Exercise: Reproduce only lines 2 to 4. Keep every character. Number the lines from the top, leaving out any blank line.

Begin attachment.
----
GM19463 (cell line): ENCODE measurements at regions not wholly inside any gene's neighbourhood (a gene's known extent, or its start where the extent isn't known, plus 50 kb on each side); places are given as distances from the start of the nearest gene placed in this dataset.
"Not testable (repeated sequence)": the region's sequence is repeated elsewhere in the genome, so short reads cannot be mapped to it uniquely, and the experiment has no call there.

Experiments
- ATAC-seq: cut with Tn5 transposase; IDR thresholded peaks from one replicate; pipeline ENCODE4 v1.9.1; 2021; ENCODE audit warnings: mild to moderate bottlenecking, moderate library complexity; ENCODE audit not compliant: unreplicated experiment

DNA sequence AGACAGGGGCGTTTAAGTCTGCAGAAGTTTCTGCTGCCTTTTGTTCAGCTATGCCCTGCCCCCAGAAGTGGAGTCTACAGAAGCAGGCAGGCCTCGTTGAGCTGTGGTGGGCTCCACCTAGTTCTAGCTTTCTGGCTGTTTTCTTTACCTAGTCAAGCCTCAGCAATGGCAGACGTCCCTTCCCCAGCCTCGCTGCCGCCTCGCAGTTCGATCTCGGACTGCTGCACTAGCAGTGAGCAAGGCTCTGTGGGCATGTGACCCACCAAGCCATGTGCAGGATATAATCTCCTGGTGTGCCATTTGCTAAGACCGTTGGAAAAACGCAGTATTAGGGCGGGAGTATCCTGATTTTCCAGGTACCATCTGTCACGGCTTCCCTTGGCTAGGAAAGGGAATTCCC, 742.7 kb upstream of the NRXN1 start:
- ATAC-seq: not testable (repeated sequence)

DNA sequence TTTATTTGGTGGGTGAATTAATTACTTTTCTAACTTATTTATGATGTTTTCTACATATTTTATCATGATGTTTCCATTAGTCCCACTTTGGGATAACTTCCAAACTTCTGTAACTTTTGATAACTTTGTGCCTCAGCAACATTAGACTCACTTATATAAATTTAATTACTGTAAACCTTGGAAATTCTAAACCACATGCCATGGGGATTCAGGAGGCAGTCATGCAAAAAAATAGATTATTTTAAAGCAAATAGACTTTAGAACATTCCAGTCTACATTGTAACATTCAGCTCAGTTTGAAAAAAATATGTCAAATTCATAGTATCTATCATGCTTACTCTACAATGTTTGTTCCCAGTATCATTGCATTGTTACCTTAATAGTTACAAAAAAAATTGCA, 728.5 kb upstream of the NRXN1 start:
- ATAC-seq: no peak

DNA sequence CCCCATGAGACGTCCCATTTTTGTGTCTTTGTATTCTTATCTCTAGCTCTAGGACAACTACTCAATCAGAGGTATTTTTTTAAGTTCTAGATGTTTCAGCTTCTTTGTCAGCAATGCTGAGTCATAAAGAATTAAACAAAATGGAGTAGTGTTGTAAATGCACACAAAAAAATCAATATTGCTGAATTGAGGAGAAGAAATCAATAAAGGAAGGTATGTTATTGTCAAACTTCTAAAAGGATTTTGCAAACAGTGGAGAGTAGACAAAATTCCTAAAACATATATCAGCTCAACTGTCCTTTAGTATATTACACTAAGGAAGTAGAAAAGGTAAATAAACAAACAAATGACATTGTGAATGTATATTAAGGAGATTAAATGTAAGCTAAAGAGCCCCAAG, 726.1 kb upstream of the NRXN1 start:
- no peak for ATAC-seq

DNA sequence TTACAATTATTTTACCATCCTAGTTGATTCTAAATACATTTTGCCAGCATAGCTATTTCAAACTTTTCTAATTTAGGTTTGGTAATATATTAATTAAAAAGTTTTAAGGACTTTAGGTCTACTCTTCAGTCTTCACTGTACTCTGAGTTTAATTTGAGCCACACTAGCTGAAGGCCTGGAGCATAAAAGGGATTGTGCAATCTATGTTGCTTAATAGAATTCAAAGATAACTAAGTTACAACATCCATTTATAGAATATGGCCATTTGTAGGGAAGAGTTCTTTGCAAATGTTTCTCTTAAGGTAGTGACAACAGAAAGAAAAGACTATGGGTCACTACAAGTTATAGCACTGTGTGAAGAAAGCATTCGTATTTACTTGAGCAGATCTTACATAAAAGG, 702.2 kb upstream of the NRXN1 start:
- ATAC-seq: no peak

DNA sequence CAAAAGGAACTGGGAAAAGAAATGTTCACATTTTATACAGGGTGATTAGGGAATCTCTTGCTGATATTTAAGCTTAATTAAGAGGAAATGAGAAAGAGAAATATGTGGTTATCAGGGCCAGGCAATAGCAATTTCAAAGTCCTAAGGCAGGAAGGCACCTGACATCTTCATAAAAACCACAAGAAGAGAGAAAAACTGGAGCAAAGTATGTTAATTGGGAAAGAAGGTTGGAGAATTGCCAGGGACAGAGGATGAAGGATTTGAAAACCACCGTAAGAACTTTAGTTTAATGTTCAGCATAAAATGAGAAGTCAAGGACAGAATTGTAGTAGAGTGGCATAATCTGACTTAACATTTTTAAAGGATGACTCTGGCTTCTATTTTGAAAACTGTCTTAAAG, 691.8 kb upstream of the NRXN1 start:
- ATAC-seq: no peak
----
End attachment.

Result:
"Not testable (repeated sequence)": the region's sequence is repeated elsewhere in the genome, so short reads cannot be mapped to it uniquely, and the experiment has no call there.

Experiments
- ATAC-seq: cut with Tn5 transposase; IDR thresholded peaks from one replicate; pipeline ENCODE4 v1.9.1; 2021; ENCODE audit warnings: mild to moderate bottlenecking, moderate library complexity; ENCODE audit not compliant: unreplicated experiment